An abstract is required for every paper; it should succinctly summarize the reason for the work, the main findings, and the conclusions of the study. Abstract is often presented separately from the article, so it must be able to stand alone. For this reason, references and hyperlinks should be avoided. If references are essential, then cite the author(s) and year(s). Also, non-standard or uncommon abbreviations should be avoided, but if essential they must be defined at their first mention in the abstract itself.
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The third subject of study is related to the method of isogeometric analyses (IGA) [<span id='cite-3'></span>[[#3|3]]] for NMT and NPT. Since the treatment of the combination of different materials in IGA models is not trivial especially along with periodicity constraints, the first priority is to clearly specify points at issue in the numerical modeling, or equivalently mesh generation, for IG homogenization analysis (IGHA). The most important issue is how to generate patches for NURBS representation of the geometry of a rectangular parallelepiped unit cell to realize appropriate deformations in consideration of the convex-full property of IGA and the in-plane periodicity. A promising coping technique is proposed and numerically demonstrated.  
  
==2 The main text==
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== Recording of the presentation ==
 
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|- style="text-align: center;"  
 
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| Location: Technical University of Catalonia (UPC), Vertex Building.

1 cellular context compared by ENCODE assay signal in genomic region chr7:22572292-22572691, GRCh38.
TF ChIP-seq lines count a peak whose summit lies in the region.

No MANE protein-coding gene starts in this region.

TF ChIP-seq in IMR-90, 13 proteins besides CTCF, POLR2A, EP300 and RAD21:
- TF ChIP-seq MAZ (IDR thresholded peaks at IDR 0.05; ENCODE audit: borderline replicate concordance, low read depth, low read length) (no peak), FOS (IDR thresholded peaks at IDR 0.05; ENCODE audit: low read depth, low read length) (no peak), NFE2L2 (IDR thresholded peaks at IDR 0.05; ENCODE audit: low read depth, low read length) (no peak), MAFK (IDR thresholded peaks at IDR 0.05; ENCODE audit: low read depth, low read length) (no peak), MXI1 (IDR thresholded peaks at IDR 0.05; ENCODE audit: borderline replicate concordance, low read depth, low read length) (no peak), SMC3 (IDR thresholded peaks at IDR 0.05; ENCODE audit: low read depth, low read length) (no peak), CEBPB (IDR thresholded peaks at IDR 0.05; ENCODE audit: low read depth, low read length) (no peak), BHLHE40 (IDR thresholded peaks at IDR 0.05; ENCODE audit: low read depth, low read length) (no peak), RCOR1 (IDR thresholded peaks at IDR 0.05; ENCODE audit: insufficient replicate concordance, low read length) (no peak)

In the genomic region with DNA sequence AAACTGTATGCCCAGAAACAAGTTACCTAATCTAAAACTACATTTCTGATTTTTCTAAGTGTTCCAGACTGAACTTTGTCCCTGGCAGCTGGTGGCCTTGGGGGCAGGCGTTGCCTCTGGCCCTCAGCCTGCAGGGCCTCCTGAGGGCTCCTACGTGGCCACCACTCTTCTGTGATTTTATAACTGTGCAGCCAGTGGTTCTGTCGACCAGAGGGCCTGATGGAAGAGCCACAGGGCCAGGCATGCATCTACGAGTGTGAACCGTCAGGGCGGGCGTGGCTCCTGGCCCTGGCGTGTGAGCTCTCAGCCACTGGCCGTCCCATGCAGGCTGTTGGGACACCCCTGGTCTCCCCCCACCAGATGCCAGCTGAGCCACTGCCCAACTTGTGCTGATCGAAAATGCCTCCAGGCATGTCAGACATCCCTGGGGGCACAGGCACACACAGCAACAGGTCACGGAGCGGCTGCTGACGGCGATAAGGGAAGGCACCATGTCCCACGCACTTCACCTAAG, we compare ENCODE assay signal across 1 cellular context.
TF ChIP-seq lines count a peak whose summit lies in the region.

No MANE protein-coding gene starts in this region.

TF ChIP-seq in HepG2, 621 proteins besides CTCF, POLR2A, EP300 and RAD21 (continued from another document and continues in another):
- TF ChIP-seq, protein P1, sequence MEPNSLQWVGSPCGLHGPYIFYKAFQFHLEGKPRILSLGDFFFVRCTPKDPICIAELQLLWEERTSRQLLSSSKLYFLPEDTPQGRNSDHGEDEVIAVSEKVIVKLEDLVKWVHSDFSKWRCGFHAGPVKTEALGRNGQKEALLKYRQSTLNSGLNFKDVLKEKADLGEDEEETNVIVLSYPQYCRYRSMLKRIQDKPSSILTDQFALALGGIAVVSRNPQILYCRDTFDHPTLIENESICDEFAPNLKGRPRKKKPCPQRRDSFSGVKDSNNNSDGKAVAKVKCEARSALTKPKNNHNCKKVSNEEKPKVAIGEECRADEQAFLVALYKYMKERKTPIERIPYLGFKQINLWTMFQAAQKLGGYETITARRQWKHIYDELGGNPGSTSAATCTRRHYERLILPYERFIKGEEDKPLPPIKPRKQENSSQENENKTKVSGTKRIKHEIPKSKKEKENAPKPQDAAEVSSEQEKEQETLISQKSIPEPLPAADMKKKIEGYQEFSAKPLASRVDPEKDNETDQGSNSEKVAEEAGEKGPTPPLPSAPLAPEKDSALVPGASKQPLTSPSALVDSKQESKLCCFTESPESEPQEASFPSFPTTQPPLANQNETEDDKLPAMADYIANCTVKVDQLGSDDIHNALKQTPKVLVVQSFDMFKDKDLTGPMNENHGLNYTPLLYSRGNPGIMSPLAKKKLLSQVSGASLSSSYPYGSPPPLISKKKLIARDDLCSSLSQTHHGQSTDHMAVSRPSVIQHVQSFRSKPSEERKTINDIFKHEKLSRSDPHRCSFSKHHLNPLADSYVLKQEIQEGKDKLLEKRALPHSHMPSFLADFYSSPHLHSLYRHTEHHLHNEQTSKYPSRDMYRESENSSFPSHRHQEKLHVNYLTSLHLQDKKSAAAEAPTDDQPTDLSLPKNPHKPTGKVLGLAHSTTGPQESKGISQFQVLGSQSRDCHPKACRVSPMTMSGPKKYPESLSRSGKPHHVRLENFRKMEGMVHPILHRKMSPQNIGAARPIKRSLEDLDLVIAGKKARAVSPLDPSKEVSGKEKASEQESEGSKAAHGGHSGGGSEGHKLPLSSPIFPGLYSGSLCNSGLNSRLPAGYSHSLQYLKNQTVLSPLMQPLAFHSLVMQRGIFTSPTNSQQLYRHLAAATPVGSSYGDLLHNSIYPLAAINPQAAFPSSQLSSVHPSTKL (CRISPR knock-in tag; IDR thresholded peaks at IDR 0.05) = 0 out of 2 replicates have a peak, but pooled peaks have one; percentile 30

===2.1 Subsections===
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|- style="text-align: center;"
 
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| Date: 1 - 3 September 2015, Barcelona, Spain.
Divide your article into clearly defined and numbered sections. Subsections should be numbered 1.1, 1.2, etc. and then 1.1.1, 1.1.2, ... Use this numbering also for internal cross-referencing: do not just refer to 'the text'. Any subsection may be given a brief heading. Capitalize the first word of the headings.
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<span id='_Ref382560620'></span>
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{| style="margin: 1em auto 1em auto;border: 1pt solid black;border-collapse: collapse;"
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|-
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| style="text-align: center;"|Thickness
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| style="text-align: center;"|3.175 mm
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|-